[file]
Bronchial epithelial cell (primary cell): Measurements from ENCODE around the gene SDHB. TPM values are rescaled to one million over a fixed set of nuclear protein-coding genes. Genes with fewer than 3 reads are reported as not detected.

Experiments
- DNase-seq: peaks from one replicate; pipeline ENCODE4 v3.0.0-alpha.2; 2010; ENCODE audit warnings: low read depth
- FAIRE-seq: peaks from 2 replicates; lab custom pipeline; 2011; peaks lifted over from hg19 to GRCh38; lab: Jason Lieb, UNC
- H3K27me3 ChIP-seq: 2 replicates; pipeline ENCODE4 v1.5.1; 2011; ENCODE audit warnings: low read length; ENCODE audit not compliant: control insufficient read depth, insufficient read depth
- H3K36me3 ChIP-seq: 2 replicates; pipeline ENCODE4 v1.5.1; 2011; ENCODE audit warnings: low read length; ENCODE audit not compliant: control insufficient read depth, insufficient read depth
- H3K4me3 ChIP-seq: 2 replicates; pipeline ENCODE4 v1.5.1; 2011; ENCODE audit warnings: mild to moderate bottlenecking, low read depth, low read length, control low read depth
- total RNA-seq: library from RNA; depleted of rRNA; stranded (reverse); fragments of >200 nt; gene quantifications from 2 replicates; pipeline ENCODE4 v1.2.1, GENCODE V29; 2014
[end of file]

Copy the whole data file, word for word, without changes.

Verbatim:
Bronchial epithelial cell (primary cell): Measurements from ENCODE around the gene SDHB. TPM values are rescaled to one million over a fixed set of nuclear protein-coding genes. Genes with fewer than 3 reads are reported as not detected.

Experiments
- DNase-seq: peaks from one replicate; pipeline ENCODE4 v3.0.0-alpha.2; 2010; ENCODE audit warnings: low read depth
- FAIRE-seq: peaks from 2 replicates; lab custom pipeline; 2011; peaks lifted over from hg19 to GRCh38; lab: Jason Lieb, UNC
- H3K27me3 ChIP-seq: 2 replicates; pipeline ENCODE4 v1.5.1; 2011; ENCODE audit warnings: low read length; ENCODE audit not compliant: control insufficient read depth, insufficient read depth
- H3K36me3 ChIP-seq: 2 replicates; pipeline ENCODE4 v1.5.1; 2011; ENCODE audit warnings: low read length; ENCODE audit not compliant: control insufficient read depth, insufficient read depth
- H3K4me3 ChIP-seq: 2 replicates; pipeline ENCODE4 v1.5.1; 2011; ENCODE audit warnings: mild to moderate bottlenecking, low read depth, low read length, control low read depth
- total RNA-seq: library from RNA; depleted of rRNA; stranded (reverse); fragments of >200 nt; gene quantifications from 2 replicates; pipeline ENCODE4 v1.2.1, GENCODE V29; 2014